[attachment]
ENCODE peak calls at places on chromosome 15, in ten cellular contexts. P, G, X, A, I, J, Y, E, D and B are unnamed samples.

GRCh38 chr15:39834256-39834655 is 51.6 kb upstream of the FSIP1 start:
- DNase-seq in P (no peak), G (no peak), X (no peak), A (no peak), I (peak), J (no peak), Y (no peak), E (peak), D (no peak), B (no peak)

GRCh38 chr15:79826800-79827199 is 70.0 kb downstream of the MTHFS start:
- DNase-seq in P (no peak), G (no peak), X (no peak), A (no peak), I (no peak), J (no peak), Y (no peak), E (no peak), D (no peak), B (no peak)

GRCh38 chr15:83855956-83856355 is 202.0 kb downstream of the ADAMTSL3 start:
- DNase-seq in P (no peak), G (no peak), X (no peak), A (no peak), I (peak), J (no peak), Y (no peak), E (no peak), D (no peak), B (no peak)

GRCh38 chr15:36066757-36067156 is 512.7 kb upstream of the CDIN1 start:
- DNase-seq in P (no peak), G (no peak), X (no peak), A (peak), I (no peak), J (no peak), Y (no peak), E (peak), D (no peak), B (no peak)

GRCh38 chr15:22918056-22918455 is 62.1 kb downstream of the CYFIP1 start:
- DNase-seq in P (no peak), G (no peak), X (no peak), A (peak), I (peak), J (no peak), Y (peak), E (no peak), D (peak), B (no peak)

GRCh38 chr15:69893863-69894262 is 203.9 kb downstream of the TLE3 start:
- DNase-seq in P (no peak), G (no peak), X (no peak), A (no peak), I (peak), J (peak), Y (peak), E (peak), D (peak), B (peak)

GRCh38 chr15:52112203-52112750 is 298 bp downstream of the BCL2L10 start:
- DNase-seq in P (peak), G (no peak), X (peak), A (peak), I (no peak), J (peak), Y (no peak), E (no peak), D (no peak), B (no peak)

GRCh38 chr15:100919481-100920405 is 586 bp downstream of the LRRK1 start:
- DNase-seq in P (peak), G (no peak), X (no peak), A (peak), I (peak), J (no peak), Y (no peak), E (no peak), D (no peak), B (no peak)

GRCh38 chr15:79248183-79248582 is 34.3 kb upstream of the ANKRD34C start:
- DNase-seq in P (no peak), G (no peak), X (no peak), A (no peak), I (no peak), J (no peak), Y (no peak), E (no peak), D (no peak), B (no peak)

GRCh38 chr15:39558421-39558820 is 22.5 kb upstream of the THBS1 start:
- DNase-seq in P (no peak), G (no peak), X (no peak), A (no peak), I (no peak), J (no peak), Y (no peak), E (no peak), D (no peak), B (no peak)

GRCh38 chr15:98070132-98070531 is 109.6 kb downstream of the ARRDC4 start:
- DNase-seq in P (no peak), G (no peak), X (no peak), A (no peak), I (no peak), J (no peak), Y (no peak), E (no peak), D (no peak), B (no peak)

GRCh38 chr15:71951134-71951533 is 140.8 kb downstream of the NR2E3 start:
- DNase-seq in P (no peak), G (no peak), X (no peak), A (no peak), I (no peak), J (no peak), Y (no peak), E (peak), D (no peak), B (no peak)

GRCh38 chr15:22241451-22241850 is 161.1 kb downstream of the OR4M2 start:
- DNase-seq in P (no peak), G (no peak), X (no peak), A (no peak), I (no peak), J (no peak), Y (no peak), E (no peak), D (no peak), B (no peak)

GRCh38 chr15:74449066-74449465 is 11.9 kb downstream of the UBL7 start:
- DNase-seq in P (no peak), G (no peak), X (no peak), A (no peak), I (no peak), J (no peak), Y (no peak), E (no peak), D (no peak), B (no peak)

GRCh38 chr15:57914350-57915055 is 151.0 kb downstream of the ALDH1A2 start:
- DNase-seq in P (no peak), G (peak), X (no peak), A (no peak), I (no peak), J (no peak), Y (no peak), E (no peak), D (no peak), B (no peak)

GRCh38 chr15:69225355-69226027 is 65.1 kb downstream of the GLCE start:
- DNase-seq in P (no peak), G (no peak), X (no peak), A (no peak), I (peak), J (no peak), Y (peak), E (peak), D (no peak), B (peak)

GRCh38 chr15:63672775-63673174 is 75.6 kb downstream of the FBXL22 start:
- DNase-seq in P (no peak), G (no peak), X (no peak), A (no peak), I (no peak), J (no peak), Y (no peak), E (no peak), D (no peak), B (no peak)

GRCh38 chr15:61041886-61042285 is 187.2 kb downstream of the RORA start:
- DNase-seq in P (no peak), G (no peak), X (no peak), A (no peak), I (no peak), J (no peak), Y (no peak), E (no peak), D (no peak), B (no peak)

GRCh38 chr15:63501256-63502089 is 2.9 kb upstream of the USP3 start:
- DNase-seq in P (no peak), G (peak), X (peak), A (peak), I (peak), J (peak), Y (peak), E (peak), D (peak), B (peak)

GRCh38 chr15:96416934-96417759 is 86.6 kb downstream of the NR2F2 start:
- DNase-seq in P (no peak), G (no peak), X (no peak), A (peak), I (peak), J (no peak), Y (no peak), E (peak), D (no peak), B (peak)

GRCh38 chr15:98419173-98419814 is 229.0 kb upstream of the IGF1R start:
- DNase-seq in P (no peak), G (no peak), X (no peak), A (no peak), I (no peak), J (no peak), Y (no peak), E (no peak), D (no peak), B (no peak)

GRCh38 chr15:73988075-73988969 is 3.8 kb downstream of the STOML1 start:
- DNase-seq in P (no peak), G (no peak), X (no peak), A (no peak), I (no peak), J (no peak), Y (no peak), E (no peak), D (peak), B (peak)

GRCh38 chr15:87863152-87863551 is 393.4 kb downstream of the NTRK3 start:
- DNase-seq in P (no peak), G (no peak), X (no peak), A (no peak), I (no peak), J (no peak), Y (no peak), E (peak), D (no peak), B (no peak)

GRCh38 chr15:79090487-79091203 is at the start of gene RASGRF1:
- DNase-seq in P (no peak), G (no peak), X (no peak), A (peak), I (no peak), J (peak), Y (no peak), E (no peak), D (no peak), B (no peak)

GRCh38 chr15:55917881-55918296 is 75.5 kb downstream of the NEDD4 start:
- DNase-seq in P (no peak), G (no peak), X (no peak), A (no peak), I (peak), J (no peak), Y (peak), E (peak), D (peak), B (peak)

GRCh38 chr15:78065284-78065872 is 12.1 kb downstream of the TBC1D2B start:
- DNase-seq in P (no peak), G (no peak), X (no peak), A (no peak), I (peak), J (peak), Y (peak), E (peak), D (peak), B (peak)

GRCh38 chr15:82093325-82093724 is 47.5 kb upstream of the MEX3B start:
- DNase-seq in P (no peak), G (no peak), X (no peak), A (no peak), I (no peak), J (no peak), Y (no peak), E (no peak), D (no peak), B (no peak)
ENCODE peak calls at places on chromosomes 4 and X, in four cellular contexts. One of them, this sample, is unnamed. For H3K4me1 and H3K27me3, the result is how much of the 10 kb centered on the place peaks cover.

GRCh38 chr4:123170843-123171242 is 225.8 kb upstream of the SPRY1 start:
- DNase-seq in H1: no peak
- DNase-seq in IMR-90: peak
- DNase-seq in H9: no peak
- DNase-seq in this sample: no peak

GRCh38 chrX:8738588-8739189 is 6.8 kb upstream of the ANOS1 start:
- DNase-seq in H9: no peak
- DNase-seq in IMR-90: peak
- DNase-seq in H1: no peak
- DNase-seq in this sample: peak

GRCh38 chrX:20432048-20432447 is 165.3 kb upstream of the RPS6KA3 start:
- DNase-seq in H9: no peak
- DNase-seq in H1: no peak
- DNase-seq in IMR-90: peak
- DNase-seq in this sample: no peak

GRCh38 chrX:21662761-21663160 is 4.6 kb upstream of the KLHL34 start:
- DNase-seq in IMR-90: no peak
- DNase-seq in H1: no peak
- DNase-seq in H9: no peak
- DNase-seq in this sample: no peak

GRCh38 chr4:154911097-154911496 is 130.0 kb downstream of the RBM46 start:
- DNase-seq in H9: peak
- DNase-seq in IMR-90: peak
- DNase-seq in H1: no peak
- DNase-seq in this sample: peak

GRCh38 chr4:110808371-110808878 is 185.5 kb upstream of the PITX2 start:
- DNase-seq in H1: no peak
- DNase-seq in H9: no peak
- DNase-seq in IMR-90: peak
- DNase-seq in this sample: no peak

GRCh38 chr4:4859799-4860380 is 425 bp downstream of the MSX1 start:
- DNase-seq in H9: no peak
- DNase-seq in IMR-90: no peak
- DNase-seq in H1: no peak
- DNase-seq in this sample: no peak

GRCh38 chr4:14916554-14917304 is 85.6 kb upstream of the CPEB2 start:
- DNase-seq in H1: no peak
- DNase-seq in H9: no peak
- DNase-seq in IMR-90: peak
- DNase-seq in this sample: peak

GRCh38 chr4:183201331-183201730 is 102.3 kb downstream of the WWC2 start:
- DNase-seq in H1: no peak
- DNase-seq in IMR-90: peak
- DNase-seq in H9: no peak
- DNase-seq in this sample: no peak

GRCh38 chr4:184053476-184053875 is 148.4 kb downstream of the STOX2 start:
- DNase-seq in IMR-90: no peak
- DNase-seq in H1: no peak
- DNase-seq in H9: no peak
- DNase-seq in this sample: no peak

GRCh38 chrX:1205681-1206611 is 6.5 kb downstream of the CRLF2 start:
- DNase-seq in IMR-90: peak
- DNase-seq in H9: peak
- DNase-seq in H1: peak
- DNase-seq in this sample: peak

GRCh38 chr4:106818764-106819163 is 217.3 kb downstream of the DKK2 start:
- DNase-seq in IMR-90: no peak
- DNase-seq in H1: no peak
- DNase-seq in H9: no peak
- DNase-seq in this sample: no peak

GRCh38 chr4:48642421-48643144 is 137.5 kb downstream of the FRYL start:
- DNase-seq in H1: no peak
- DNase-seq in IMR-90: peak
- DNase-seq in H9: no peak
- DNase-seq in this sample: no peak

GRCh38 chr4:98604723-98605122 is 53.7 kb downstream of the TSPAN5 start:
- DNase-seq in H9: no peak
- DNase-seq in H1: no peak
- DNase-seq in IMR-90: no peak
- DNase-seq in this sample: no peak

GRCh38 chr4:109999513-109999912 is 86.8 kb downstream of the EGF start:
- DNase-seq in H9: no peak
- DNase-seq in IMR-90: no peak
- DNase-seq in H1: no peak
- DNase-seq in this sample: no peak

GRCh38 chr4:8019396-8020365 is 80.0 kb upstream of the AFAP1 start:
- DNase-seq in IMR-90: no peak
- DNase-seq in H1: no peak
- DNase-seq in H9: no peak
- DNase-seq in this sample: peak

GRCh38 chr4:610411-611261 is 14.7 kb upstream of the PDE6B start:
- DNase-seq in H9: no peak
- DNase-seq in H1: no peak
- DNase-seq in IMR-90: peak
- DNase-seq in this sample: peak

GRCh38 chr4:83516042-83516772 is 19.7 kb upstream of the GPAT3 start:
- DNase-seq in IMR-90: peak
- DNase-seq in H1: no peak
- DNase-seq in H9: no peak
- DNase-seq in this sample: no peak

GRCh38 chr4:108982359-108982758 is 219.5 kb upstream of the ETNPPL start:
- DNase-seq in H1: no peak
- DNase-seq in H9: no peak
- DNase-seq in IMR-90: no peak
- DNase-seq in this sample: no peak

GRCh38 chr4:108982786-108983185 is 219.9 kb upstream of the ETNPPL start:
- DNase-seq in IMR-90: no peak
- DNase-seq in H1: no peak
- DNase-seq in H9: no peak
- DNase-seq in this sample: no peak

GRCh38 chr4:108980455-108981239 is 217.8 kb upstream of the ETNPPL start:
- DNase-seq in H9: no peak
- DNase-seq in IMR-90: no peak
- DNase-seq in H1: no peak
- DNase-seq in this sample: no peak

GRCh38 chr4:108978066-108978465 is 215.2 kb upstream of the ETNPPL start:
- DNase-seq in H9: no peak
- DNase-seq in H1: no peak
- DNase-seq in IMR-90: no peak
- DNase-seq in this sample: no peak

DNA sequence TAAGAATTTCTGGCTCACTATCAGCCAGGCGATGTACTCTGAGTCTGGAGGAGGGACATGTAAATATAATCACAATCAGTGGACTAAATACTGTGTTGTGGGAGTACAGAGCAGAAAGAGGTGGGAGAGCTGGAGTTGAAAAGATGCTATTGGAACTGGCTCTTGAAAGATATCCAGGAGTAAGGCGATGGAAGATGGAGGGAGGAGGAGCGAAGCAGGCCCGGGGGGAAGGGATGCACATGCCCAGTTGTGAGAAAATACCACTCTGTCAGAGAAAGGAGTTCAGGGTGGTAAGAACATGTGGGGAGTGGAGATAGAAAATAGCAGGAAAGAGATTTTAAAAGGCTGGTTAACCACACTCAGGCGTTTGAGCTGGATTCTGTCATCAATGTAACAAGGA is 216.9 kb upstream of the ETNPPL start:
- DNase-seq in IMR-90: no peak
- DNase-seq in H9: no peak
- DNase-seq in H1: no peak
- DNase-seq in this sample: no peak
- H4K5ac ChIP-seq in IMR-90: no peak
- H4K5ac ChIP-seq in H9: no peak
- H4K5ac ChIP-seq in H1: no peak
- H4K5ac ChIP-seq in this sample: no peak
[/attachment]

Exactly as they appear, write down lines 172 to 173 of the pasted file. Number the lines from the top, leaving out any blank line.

- H4K5ac ChIP-seq in IMR-90: no peak
- H4K5ac ChIP-seq in H9: no peak